Ruth Bader Ginsburg Says Effects Of Partisan Gerrymandering Aren't Good For Democracy

“It’s drawing a map so people think ‘Why bother voting?'"
Supreme Court Justice Ruth Bader Ginsburg speaks to Georgetown University law students in Washington last week.
Supreme Court Justice Ruth Bader Ginsburg speaks to Georgetown University law students in Washington last week.
NICHOLAS KAMM / AFP via Getty Images

A week before the U.S. Supreme Court is set to hear a landmark case on how officials can draw electoral maps, Justice Ruth Bader Ginsburg said people felt discouraged from voting because of the way districts were redrawn, something that was bad for democracy.

On Oct. 3, the Supreme Court will hear oral arguments in a Wisconsin case in which the plaintiffs allege that Republican lawmakers violated the U.S. Constitution with redistricting that benefited their party in 2011. The Supreme Court has never said if that process, called partisan gerrymandering, violates the Constitution, but Republican and Democratic lawmakers alike have joined in asking it to say it does. The court has treated gerrymandering based on race as a separate category and has struck down maps that have taken race into account too much when they were drawn and diminished the influence of certain groups of voters.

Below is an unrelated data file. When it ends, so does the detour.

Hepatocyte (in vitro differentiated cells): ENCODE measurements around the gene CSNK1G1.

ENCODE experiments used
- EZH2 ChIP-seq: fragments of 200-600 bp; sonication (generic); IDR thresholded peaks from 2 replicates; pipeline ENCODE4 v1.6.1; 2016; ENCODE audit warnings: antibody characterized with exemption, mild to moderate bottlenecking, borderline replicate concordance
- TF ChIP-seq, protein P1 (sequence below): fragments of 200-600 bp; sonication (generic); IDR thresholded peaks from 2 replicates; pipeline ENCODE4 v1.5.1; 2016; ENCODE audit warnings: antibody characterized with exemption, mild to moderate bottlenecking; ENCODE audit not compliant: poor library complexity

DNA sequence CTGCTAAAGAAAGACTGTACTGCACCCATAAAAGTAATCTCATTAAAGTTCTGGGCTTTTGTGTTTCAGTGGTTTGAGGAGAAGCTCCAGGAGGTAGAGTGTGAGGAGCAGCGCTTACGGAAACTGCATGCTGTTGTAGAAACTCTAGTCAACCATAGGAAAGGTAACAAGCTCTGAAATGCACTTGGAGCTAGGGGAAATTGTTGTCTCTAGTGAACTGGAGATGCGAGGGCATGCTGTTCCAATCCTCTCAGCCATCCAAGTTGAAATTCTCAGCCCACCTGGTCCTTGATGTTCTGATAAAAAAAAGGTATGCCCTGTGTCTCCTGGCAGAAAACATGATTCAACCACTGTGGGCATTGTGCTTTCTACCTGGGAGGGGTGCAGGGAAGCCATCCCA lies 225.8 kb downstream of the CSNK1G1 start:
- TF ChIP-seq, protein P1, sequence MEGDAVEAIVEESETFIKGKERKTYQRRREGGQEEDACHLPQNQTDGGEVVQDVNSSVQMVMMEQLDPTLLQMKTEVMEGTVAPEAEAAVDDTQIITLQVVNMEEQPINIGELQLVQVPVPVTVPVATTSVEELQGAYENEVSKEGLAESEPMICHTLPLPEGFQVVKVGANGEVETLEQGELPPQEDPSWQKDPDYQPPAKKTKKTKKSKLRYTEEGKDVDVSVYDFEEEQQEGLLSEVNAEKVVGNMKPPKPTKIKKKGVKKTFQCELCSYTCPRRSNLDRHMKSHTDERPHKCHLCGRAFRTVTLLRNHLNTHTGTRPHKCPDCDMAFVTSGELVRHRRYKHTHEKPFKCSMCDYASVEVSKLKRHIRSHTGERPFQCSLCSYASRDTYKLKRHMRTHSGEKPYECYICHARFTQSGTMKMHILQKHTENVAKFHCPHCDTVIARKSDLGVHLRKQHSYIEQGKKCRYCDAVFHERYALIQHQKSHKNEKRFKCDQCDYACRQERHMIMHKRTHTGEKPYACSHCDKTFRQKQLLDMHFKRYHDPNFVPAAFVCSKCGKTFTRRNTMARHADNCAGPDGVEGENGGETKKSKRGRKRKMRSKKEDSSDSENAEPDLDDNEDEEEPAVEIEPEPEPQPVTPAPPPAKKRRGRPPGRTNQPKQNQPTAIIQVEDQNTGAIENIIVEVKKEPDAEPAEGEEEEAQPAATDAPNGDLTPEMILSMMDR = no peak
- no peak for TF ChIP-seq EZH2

“It’s drawing a map so people think ‘Why bother voting? This is a secure Republican district or this is a secure Democratic district, so my vote doesn’t count.’ That’s not a good thing for democracy,” Ginsburg told CBS host Charlie Rose during an appearance at the 92nd Street Y in New York City on Tuesday.

The case, Gill v. Whitford, deals with Wisconsin Assembly districts. After imposing the new maps, Wisconsin Republicans won 60 of the state’s 99 legislative seats in 2012 but won just 48.6 percent of the statewide vote.

Ginsburg has said the case is perhaps the most important one the court faces this term.

A federal court in Wisconsin found the maps were unconstitutional, in part relying on a new method of analysis called the “efficiency gap” that attempts to quantify gerrymandering. The method has generated a considerable amount of excitement because it could offer justices a concrete standard by which they can determine if a gerrymander is unconstitutional. Justice Anthony Kennedy is expected to be the swing vote in the case and has said in the past that some standard may exist.

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